music

Eduardo Herrera

Associate Professor of Musicology

Eduardo Herrera (he, his, him) is Associate Professor of Musicology at Rutgers, The State University of New Jersey. He specializes in contemporary musical practices from Latin America, the Caribbean, and Latinx peoples in the United States from historical and ethnographic perspectives. His research topics include Argentine and Uruguayan avant-garde music, soccer chants as participatory music making, and music and postcoloniality in Latin America.

Herrera first book, Elite Art Worlds: Philanthropy, Latin Americanism, and Avant-Garde Music (Oxford University Press, 2020) explores the history of the Centro Latinoamericano de Altos Estudios Musicales (1962–1971) as a meeting point for local and transnational philanthropy, the framing of pan-regional discourses of Latin Americanism, and the aesthetics and desires of high modernity. Herrera’s co-edited volume Experimentalisms in Practice: Music Perspectives from Latin America (Oxford University Press, 2018) covers a wide variety of artistic and musical traditions from Latin America, the Caribbean, and Latinos/as in the United States, conceived and/or perceived as experimental.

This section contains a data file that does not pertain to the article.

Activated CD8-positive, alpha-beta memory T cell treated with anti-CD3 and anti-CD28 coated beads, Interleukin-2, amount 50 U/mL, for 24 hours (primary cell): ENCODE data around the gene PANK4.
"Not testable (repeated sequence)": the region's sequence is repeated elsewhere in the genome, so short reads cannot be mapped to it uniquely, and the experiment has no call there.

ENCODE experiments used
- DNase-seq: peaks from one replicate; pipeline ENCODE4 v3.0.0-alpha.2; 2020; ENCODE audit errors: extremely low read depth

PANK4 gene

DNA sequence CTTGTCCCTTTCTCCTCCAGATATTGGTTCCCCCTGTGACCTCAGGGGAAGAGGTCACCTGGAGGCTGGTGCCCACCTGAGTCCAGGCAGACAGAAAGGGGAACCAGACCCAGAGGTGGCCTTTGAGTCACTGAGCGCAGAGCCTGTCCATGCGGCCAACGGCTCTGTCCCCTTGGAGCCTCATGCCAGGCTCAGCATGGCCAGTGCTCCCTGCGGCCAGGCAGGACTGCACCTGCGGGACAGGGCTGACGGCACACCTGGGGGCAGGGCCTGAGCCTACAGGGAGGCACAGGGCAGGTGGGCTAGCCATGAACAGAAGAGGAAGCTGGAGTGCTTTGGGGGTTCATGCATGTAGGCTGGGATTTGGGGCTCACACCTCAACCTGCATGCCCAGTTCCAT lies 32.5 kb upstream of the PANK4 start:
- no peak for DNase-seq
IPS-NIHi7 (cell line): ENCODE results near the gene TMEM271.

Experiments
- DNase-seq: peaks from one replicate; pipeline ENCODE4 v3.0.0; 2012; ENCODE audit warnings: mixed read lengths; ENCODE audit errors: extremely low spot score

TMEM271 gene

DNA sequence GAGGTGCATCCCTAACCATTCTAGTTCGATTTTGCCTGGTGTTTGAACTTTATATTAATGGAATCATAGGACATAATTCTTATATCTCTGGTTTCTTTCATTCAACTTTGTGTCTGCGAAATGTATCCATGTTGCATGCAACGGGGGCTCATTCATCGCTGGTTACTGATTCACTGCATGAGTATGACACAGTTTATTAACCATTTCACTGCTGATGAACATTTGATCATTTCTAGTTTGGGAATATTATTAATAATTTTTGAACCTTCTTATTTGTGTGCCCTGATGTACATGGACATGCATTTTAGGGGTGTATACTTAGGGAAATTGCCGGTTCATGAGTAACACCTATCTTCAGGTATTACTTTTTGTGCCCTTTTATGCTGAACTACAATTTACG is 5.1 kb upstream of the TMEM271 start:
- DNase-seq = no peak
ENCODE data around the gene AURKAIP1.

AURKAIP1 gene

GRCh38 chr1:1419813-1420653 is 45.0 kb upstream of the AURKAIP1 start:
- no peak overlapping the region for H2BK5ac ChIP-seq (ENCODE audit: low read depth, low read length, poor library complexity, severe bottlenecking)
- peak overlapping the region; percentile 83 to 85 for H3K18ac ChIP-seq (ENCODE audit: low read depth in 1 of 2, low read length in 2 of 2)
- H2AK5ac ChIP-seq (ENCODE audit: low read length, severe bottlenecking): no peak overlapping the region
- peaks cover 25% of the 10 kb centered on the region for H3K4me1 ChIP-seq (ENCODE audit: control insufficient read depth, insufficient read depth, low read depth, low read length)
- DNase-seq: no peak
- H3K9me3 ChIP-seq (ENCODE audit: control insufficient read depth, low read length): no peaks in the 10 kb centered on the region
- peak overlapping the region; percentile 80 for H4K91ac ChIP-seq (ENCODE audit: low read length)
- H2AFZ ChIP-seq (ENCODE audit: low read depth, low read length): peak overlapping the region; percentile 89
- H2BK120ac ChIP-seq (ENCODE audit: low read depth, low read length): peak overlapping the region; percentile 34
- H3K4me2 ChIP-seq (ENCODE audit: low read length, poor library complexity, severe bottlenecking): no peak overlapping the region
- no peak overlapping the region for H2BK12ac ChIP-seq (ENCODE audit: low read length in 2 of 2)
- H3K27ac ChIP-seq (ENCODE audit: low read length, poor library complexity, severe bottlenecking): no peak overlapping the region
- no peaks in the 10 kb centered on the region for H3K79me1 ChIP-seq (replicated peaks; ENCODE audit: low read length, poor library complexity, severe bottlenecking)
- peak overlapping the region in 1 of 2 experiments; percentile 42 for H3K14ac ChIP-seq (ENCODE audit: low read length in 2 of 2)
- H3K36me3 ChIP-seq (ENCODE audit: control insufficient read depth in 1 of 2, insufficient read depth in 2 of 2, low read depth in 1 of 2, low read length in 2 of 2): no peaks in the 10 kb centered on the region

Herrera’s current book project, titled Sounding Fandom: Chanting, Masculinity, and Violence in Argentine Soccer Stadiums, studies collective chanting in Argentine soccer stadiums. Mixing ethnography and semiotics, Herrera pays attention to the way that moving- and sounding-in-synchrony frames the interpretation of symbolic and physical violence. Drawing on the performative theories of public assemblies, and informed by research on affect and emotion this work argues that chanting brings together sounds and bodies in a public affective practice that, through repetition, contributes to the construction of masculinities that are heteronormative, homophobic, and aggressive, often generating a cognitive dissonance with the individual beliefs of many of the fans.

His work can be found in the Journal for the Society of American Music, Latin American Music Review, and American Music. Herrera’s article in the journal Ethnomusicology, “Masculinity, Violence, and Deindividuation,” was awarded the honorable mention of the Marcia Herndon Prize for studies on gender and sexuality at the Society for Ethnomusicology.

  • Courses Taught

    • Latin Music U.S.A. (Byrne Seminar)
    • Introduction to World Music (MUS292)
    • Music in Latin America: Case Studies From the Andes, Brazil, Mexico, and the Hispanic Caribbean (MUS295)
    • Principles of Ethnomusicology (MUS303)
    • Social Theory and Problems in Ethnomusicology (MUS520/620)